I was totally on board with the rules, and quitting really helped my mental health.

So when I brought up having my name added to the house deed, he got really quiet. He told me that he didn’t feel comfortable adding my name to the deed as the house had been fully paid off by him before we had even met, and he felt that he was the one responsible for all the payments.

This made me upset because I thought he was trying to say that I was using him, and we are getting married, so I thought the house would become ‘ours’.

He told me that things would become ours, but this was the first house he ever bought, and he wanted to keep something for himself.

He told me that if we decide to change houses or have one built, which we have discussed before, he would have both our names put on the deed. This made me more upset because if he is willing to do it on the possible next house, why can’t he do it on our current house?

We got into an argument, and I left to go to my sister’s apartment and texted my friend about the situation, and she told me that I was being a jerk and overreacting, but I don’t see it that way, and I think he should be willing to put my name on the deed.

Am I overreacting and throwing away a good relationship? Or is he being a jerk by not seeing my side?”

Another User Comments:

“I think this is a ‘no jerks here’ situation.

It’s normal and understandable for you to want some security in the relationship.

If you leave your job, the property is all in his name, and then you guys get divorced, you’re potentially going to be completely screwed. And I think it’s a very bad power imbalance to have that in a relationship.

That said, he’s coming at this from the perspective that this is his house, and he’s already worried about girls only going out with him for his money.

If he puts your name on a house he owns 100% of, he’s basically giving you half of the house. And that’s a big ask, especially if you aren’t even married yet.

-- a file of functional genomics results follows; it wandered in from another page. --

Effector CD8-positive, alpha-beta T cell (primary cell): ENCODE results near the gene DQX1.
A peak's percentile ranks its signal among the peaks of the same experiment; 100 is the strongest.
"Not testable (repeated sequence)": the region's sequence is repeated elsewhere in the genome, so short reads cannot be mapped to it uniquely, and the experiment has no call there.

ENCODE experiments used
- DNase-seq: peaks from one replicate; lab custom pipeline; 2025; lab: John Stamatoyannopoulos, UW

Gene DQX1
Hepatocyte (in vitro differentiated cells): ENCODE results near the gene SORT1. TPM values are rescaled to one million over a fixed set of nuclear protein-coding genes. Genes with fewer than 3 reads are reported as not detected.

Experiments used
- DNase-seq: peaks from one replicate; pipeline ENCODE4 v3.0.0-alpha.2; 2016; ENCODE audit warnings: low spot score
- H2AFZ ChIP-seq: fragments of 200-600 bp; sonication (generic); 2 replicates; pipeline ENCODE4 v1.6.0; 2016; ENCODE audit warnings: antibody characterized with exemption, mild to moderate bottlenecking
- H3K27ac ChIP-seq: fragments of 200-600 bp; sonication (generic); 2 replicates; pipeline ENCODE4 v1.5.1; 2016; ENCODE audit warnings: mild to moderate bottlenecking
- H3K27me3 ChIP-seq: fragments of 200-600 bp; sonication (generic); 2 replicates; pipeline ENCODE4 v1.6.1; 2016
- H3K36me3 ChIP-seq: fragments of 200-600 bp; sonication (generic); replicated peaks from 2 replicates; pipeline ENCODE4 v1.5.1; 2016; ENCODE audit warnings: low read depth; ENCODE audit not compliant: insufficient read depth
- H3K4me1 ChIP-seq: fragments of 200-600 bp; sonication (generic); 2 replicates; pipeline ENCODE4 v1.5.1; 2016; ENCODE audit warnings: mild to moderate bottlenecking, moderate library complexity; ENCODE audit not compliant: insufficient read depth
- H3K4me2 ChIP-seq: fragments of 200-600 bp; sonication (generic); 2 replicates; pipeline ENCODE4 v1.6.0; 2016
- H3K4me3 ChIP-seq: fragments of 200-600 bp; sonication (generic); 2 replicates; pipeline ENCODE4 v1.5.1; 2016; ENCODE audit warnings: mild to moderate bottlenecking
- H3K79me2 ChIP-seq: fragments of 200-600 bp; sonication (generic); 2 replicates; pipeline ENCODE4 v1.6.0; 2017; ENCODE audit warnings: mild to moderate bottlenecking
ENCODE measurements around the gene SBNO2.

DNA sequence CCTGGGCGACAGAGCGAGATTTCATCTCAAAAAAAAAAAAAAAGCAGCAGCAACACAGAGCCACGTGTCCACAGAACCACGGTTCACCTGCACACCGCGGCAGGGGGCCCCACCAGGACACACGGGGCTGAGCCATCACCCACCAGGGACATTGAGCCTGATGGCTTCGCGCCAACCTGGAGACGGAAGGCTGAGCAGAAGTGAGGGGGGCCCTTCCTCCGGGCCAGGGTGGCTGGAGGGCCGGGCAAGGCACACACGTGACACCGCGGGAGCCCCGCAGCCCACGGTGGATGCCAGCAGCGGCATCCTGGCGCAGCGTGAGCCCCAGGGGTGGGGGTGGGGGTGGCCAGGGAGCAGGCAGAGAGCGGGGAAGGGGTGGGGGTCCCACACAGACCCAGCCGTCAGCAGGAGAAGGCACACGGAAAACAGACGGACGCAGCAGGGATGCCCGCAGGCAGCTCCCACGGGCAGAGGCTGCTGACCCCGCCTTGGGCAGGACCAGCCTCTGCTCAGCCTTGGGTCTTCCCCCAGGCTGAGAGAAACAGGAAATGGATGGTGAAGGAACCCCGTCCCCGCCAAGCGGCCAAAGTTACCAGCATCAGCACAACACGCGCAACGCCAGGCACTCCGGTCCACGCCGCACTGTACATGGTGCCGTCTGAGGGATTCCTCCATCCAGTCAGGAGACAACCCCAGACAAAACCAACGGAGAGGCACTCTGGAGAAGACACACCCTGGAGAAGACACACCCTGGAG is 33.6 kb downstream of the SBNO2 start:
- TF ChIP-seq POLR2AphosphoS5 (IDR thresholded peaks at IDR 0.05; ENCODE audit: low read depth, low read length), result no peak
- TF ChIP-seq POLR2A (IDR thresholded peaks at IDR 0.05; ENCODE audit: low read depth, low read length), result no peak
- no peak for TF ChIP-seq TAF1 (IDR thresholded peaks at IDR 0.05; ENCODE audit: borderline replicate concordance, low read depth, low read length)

There are probably ways to address both of your concerns.

But I would probably not run headlong into ‘husband pays for everything’ when he’s not thinking about this in terms of ‘we both own everything.’ If the important assets are his separately, it’s probably not safe (for you) to stop working for a long period of time.” CollateralEstartle

Another User Comments:

“YTJ, it was his house before you met.

You aren’t going to work, and he is providing for you financially. If you want financial independence, earn your own income.

Why is what is his suddenly yours? What are you bringing to the table? Yes, you will be married, but you did nothing to build his wealth, so how is it unreasonable that he would want to protect pre-existing assets in case of divorce? If the situations were reversed, you’d feel the same.

He is very lucky, and he is sharing that with you. Try to look at it from his perspective, and maybe you’d come off as less of a gold digger.” Flashy_Ferret_1819

Another User Comments:

“NTJ. I don’t think it’s an overreaction. I’m concerned that you’re allowing him to have total financial control over your life, though.

I’m a teacher myself and know its highs and lows: if not teaching, please find another job, even if it’s part-time so that you have at least that financial independence to fall back on—not to mention connections to people outside of your SO.